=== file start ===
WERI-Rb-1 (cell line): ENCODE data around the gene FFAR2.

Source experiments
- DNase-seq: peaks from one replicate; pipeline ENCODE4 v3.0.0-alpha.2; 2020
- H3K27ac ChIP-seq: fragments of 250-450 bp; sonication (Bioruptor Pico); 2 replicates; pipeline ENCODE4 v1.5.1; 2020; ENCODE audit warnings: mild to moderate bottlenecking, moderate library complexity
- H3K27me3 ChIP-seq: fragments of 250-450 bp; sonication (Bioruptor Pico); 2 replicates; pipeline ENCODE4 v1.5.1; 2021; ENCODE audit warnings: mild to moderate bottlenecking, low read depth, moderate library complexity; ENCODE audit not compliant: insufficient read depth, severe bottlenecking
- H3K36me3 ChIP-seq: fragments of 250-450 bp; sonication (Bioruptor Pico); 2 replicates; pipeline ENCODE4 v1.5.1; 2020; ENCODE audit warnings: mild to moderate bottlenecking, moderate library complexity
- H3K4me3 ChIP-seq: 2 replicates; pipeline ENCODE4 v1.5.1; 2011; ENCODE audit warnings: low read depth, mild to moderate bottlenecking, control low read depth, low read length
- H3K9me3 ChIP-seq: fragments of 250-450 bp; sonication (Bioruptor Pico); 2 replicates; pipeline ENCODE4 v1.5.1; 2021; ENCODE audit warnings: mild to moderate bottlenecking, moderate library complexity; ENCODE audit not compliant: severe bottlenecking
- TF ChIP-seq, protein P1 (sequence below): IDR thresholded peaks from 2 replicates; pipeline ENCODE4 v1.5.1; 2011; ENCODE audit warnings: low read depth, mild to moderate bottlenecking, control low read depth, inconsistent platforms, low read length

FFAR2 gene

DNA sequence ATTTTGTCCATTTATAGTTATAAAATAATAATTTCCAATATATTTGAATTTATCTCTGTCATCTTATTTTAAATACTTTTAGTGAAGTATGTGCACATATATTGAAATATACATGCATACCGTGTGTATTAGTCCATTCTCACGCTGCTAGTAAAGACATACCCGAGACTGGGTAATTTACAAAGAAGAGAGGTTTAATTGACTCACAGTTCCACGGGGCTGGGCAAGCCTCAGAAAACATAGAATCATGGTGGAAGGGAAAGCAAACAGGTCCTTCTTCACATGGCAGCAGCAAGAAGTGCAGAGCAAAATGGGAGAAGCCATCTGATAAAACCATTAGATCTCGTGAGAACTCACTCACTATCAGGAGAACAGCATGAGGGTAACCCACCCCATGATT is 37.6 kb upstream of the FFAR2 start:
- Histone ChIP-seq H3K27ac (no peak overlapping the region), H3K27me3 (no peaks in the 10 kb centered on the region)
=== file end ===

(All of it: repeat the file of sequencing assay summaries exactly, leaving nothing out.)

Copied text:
WERI-Rb-1 (cell line): ENCODE data around the gene FFAR2.

Source experiments
- DNase-seq: peaks from one replicate; pipeline ENCODE4 v3.0.0-alpha.2; 2020
- H3K27ac ChIP-seq: fragments of 250-450 bp; sonication (Bioruptor Pico); 2 replicates; pipeline ENCODE4 v1.5.1; 2020; ENCODE audit warnings: mild to moderate bottlenecking, moderate library complexity
- H3K27me3 ChIP-seq: fragments of 250-450 bp; sonication (Bioruptor Pico); 2 replicates; pipeline ENCODE4 v1.5.1; 2021; ENCODE audit warnings: mild to moderate bottlenecking, low read depth, moderate library complexity; ENCODE audit not compliant: insufficient read depth, severe bottlenecking
- H3K36me3 ChIP-seq: fragments of 250-450 bp; sonication (Bioruptor Pico); 2 replicates; pipeline ENCODE4 v1.5.1; 2020; ENCODE audit warnings: mild to moderate bottlenecking, moderate library complexity
- H3K4me3 ChIP-seq: 2 replicates; pipeline ENCODE4 v1.5.1; 2011; ENCODE audit warnings: low read depth, mild to moderate bottlenecking, control low read depth, low read length
- H3K9me3 ChIP-seq: fragments of 250-450 bp; sonication (Bioruptor Pico); 2 replicates; pipeline ENCODE4 v1.5.1; 2021; ENCODE audit warnings: mild to moderate bottlenecking, moderate library complexity; ENCODE audit not compliant: severe bottlenecking
- TF ChIP-seq, protein P1 (sequence below): IDR thresholded peaks from 2 replicates; pipeline ENCODE4 v1.5.1; 2011; ENCODE audit warnings: low read depth, mild to moderate bottlenecking, control low read depth, inconsistent platforms, low read length

FFAR2 gene

DNA sequence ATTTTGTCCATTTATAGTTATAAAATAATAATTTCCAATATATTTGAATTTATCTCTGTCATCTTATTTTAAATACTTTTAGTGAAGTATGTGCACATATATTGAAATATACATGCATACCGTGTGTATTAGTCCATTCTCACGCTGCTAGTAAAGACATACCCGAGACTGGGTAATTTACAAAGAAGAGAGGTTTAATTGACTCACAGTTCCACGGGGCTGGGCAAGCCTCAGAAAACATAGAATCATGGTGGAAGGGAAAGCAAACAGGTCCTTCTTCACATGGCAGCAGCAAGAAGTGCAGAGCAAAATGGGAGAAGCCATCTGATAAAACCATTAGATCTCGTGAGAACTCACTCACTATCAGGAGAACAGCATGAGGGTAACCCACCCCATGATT is 37.6 kb upstream of the FFAR2 start:
- Histone ChIP-seq H3K27ac (no peak overlapping the region), H3K27me3 (no peaks in the 10 kb centered on the region)